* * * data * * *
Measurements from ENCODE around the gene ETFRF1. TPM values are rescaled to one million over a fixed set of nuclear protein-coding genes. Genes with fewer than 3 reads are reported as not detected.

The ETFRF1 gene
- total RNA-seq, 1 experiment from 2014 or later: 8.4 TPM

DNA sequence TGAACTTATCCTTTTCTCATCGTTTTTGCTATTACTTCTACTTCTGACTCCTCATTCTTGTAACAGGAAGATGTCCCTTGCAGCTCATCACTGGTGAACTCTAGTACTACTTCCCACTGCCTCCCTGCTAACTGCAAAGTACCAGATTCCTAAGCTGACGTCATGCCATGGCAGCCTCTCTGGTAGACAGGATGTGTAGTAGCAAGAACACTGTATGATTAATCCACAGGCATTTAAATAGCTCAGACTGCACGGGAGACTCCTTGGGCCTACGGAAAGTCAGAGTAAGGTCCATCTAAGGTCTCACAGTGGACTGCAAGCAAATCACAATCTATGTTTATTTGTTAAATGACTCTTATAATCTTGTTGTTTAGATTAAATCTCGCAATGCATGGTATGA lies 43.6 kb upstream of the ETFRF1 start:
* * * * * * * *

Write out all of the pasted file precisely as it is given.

Measurements from ENCODE around the gene ETFRF1. TPM values are rescaled to one million over a fixed set of nuclear protein-coding genes. Genes with fewer than 3 reads are reported as not detected.

The ETFRF1 gene
- total RNA-seq, 1 experiment from 2014 or later: 8.4 TPM

DNA sequence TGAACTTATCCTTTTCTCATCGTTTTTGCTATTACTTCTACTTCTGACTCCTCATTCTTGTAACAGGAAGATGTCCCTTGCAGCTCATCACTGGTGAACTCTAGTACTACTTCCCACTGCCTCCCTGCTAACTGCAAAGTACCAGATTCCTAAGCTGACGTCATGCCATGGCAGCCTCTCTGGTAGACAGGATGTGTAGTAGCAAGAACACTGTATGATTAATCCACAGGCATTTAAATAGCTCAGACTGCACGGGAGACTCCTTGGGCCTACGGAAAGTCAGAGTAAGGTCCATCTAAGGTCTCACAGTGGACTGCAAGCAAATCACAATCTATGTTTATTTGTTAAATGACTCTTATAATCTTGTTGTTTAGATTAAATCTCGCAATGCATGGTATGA lies 43.6 kb upstream of the ETFRF1 start: